Candace Wheeler, 1827-1923: Entrepreneur, Artist, and Founder of American Interior Design

March 02, 2010

When you set out to break through barriers, the secret to your success just might be that you don’t see the barriers in the first place. Candace Thurber Wheeler founded the Society of Decorative Arts in New York in 1877 to help the thousands of women who were left indigent at the end of the Civil War support themselves through handicrafts such as needlework, sewing, and other decorative arts. She called on prominent New York society matrons to support a shop in which the high-quality, custom-made goods could be sold to produce income. And as remarkable as this endeavor was, Wheeler — who felt that “women’s economic power, rather than political power, was their most immediate need” — started the society well into her dotage at the age of 52.

Two years after establishing the Society of Decorative Arts, Wheeler joined with Louis Comfort Tiffany, the well-known glass designer, to open the interior design firm, Tiffany & Wheeler, and served as the partner specializing in textiles. The firm decorated a number of significant late-19th-century houses and public buildings, including the Veterans’ Room of the Seventh Regiment Armory, the Madison Square Theatre, the Union League Club, the George Kemp house, and the drawing room of the Cornelius Vanderbilt II house. The firm also designed the interior of Mark Twain’s house, which is now a National Historic Landmark, in Hartford, Connecticut.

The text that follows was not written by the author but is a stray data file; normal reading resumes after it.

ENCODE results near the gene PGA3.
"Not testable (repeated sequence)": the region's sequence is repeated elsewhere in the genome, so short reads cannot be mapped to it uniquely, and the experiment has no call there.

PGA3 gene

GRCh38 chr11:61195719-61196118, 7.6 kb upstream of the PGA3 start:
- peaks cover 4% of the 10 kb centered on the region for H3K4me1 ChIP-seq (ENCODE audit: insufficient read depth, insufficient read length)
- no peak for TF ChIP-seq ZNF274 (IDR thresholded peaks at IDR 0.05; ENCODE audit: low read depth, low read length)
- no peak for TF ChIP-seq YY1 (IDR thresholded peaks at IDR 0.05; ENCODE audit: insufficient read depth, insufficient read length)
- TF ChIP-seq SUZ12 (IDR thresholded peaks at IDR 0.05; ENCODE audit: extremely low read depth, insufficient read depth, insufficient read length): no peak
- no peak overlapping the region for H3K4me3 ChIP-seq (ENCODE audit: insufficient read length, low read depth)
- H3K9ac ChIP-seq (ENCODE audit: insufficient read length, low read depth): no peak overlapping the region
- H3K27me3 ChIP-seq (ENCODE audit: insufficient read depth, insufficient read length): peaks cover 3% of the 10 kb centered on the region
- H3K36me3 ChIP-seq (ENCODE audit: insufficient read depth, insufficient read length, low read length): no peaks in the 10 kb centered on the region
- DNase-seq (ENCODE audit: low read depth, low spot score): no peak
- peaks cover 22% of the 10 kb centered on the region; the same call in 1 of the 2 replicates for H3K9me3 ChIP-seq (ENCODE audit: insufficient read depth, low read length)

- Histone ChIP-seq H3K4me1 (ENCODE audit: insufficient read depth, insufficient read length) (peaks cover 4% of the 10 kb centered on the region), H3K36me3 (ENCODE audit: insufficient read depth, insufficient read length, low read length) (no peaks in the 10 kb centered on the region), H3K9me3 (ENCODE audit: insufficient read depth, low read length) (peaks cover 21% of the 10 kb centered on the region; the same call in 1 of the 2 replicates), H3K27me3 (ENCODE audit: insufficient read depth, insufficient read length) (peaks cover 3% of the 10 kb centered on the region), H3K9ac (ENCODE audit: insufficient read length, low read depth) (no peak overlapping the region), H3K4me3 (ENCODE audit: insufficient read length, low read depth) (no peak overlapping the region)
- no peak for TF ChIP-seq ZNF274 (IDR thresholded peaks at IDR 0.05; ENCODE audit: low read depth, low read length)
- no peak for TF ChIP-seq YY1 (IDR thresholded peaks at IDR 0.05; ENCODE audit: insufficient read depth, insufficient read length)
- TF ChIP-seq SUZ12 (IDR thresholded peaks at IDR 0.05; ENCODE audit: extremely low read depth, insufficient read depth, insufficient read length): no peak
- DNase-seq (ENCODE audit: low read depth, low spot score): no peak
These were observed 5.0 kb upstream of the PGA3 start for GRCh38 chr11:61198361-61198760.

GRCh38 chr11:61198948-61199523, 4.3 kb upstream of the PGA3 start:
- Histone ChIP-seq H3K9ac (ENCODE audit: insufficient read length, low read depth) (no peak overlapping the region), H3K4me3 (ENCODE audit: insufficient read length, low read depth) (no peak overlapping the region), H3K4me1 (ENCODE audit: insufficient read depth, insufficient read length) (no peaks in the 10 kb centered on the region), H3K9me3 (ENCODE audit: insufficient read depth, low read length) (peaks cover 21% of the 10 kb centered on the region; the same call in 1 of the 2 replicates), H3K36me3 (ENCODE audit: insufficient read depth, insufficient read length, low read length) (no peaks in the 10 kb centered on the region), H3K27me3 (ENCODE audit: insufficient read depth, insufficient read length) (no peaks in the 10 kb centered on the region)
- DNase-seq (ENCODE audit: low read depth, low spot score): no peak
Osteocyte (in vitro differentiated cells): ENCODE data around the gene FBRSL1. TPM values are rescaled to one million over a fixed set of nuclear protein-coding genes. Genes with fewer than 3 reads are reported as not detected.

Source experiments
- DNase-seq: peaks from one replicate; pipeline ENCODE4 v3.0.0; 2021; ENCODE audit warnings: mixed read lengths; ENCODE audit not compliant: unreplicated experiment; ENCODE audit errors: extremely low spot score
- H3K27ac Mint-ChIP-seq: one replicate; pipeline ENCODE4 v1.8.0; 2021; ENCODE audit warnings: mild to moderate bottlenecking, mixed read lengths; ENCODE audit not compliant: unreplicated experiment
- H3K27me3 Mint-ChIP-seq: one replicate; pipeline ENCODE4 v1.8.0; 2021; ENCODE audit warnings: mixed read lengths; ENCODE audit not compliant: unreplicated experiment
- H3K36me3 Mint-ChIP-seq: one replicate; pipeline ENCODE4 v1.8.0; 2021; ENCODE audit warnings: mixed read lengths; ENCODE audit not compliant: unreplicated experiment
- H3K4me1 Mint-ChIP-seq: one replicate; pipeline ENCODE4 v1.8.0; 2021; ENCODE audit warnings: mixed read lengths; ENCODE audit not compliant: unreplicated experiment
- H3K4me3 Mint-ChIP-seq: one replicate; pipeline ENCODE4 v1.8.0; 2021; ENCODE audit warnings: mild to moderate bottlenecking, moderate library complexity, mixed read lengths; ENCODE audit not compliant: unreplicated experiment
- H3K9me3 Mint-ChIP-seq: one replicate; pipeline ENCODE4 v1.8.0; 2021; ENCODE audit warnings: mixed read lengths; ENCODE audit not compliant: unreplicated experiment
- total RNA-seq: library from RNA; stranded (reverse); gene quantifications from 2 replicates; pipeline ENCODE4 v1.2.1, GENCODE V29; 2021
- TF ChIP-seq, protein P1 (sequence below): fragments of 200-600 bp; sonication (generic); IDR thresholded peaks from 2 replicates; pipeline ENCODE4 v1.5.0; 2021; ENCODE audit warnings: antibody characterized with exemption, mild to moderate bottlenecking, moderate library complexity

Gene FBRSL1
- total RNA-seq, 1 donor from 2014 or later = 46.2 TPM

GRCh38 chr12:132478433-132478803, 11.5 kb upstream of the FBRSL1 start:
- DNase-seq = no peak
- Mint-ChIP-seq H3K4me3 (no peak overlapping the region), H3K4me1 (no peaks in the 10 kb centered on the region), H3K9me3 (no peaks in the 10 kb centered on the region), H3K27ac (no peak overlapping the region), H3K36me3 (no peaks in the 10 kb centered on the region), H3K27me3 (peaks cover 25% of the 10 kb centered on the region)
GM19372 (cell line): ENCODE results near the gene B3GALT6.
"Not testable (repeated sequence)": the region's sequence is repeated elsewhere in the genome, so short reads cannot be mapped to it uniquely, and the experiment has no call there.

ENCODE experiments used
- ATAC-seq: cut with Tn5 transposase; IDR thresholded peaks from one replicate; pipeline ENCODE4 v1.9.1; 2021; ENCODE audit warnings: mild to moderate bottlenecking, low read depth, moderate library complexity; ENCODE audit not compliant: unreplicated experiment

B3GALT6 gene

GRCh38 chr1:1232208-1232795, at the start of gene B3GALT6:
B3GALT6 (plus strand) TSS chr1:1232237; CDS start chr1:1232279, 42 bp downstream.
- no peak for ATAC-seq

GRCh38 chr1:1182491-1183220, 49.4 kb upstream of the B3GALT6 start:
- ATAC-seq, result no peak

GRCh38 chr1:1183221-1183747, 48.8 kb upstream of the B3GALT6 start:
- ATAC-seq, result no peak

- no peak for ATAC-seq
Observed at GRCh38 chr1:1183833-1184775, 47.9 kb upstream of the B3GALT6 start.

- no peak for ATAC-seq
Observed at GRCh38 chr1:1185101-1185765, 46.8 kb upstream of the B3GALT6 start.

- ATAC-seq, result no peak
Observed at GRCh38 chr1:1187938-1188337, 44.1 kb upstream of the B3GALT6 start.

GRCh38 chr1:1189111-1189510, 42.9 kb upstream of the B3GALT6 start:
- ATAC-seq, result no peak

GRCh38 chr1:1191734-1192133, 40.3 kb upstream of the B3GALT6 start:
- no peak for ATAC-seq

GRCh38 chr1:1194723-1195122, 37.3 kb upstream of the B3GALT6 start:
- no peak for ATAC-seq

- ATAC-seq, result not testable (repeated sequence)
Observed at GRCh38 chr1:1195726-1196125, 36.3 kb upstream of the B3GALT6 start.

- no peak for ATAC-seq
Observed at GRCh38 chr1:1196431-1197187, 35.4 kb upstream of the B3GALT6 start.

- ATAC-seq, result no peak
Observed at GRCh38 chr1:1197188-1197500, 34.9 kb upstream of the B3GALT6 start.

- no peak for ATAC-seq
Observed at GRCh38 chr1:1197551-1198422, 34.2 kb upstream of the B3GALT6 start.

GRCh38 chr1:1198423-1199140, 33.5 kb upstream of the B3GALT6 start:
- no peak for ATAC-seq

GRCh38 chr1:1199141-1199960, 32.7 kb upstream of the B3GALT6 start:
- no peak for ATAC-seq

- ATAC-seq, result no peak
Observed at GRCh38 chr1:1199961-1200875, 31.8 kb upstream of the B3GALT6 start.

Dissolving her partnership with Tiffany in 1883, Wheeler established her own textile design firm — remember, she was pushing 60 — and became one of the first women to work professionally in a field dominated by male upholsterers, architects, and cabinetmakers. (Actually most fields in the 1880s were dominated by men.) In 1893, at age 66, she was commissioned to design the interior of the Women’s Building at the Chicago World’s Columbian Exposition. Her daughter, Dora Wheeler Keith, painted the ceiling fresco of that building.

Like Tiffany, William Morris, James McNeil Whistler, and other 19th-century artistic visionaries, Wheeler embraced aestheticism and the arts and crafts movement, and her wallpaper and textile designs foretold the coming art nouveau style of décor. But her greatest contributions were opening the fields of interior design and textiles to women, making decorative art affordable, and demonstrating that middle-class women could be financially self-sustaining.

By:   |   March 02, 2010

2 Comments

  1. Are you able to provide extra data on this? This is what i am reading at the moment. Thanks.

  2. Carol L Ferguson says:

    Thank you, from a former AAUW member, for your succinct and to-the-point article about Candace Thurber Wheeler. I thoroughly enjoyed it. Every now and then I take “time out” from whatever I’m “supposed” to be doing to “google” Candace’s name, or that of one of her siblings, to see what comes up that is new or what I might want to read again, from an enhanced perspective. My great-great grandfather, Charles Stewart Thurber (b. 1826), was Candace’s elder brother. I’ve developed a great affection and admiration for the remarkable Thurber siblings — and their offspring.

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